As such any resource decision –Capital, Intellectual Property, Human, Equipment, etc.—is a statement of internal investment priority to address what Milton Friedman stated as business’s primary if not sole justification: maximizing shareholder value. [While I disagree with the total adherence to economics of selfishness, it is the current trend in business, but I see the pendulum swinging in other direction, hopefully to some middle ground.]

Current Internal Economics aside slightly, I come back to the engineering premise that tradeoffs are made in any decision to balance an equation, often unstated. A brilliant colleague of mine Dr. David Ullman, out of the Oregon academic society, attempted to explicate much of those tradeoffs using an application of Bayesian Analysis. Only to end in frustration. The Business World was not ready for such ideas 10+ years ago, nor the work involved to get those “simple answers”.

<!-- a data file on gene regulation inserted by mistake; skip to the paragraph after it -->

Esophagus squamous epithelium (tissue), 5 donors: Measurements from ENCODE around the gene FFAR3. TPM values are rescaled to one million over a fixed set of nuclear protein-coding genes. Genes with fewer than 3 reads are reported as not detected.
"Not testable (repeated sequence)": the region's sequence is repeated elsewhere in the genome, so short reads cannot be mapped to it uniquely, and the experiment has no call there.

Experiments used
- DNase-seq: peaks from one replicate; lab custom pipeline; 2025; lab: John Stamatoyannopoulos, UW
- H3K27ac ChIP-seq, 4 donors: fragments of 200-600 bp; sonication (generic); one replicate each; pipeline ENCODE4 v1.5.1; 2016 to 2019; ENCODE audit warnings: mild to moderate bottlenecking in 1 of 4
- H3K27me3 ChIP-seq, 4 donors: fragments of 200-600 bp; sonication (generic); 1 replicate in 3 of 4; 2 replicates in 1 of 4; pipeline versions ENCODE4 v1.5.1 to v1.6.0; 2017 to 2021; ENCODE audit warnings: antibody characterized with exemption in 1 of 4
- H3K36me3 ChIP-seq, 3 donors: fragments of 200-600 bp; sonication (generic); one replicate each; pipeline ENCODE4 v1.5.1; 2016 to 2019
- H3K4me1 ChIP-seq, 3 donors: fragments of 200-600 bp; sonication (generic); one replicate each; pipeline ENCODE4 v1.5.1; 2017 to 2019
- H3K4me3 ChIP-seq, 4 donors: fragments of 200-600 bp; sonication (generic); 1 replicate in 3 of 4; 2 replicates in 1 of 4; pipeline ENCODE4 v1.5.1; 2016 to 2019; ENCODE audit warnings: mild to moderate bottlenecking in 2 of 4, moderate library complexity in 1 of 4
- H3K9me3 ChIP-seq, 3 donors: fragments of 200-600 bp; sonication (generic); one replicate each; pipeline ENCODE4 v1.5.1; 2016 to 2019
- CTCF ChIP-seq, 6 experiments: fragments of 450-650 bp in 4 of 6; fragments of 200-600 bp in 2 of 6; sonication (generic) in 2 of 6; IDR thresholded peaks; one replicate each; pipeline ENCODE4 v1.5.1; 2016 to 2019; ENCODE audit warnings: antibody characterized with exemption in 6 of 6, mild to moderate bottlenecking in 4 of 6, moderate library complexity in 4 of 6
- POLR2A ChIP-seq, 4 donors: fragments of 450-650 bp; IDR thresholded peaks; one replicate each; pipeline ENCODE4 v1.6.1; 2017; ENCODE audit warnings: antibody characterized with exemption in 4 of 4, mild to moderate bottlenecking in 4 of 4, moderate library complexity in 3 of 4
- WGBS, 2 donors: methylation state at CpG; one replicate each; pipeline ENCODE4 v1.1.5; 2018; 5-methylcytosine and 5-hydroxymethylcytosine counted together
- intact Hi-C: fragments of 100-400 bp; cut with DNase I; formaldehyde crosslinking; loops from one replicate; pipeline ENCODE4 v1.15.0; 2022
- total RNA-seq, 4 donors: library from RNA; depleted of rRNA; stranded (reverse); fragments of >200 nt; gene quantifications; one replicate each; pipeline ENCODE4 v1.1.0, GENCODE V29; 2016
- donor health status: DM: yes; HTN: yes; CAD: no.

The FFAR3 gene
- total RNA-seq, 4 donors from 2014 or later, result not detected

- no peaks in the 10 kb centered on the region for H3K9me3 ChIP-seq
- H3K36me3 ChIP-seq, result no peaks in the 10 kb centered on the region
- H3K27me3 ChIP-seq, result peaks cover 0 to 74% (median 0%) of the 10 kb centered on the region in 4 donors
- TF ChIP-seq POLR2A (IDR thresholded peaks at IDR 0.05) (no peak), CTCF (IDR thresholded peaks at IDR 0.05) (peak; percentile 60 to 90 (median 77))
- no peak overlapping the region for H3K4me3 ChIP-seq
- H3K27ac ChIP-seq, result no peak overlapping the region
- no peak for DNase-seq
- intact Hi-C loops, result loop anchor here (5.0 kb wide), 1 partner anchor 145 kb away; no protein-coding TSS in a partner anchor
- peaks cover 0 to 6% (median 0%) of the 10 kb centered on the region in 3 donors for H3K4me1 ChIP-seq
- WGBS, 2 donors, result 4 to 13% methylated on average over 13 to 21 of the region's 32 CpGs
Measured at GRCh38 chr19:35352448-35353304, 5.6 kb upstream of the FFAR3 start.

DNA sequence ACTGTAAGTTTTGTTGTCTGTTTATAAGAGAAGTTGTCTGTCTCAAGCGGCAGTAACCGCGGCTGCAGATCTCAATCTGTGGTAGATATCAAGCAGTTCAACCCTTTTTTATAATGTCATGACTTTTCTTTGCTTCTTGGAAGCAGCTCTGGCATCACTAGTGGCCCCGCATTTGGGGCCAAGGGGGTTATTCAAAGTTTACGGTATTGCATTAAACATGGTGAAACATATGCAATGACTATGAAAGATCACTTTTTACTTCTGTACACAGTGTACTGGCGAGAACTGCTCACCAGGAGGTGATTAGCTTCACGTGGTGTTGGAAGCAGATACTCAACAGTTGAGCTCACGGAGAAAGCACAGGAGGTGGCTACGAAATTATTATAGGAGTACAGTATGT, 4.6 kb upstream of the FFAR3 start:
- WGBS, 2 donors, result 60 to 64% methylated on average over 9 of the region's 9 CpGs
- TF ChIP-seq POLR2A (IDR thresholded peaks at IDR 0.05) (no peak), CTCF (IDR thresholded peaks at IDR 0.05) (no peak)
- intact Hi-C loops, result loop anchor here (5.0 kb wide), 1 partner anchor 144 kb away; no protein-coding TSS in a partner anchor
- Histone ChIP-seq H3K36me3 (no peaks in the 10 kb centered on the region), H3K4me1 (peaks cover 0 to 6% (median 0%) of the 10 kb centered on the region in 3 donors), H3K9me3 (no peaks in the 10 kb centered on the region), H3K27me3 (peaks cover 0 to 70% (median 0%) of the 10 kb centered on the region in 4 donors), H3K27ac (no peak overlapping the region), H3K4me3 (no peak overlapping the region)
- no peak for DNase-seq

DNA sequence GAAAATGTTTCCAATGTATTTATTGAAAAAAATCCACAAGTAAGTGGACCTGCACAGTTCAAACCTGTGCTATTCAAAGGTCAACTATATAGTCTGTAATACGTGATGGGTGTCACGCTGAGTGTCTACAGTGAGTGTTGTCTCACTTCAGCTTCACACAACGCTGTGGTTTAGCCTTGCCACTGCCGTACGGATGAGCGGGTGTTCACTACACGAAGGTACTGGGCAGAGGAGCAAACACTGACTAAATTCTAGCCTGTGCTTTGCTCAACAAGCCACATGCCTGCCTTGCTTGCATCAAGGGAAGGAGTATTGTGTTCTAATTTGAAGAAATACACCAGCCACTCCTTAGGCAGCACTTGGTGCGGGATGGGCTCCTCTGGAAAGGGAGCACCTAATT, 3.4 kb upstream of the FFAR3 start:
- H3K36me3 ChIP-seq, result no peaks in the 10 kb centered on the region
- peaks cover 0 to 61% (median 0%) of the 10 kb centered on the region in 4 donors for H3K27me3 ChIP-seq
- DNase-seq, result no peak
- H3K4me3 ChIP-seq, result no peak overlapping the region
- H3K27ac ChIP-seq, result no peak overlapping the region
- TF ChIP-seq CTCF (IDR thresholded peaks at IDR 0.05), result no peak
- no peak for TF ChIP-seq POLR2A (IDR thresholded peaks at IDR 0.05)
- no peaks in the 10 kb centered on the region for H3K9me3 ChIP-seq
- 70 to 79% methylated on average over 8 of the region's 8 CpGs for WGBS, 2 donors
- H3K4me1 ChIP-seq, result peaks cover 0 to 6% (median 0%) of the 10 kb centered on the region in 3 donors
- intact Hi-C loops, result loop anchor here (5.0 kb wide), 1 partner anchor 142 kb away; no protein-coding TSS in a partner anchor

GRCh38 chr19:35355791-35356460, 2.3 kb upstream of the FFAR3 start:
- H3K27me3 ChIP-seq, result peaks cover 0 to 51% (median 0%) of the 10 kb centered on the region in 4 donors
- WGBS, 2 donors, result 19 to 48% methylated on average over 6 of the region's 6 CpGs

Speed is a relative term in Business. What is fast one day, is tortuously slow the next.

Simplicity is also relative and is based upon context. What I see readily apparent, maybe intricate and complex to you.


Thus we’re left with Results as the great common ground, or so one would think. However, results are based upon expectations, experience, and context. I order a meal at a restaurant. They serve me my food within a ten minutes, I eat it and don’t get food poisoning. Is that the result I was looking for? Was it satisfactory? Before you answer consider these two scenarios both fit the facts above. First I was at a Fast Food place, the second I was at a 5 Star restaurant.

If all my expectation was to get a quick meal and move on, then a Fast Food experience was adequate. If, however, I was with others and make this also a social experience the above maybe lacking.

So what does this have to do with internal business projects you’re asking now?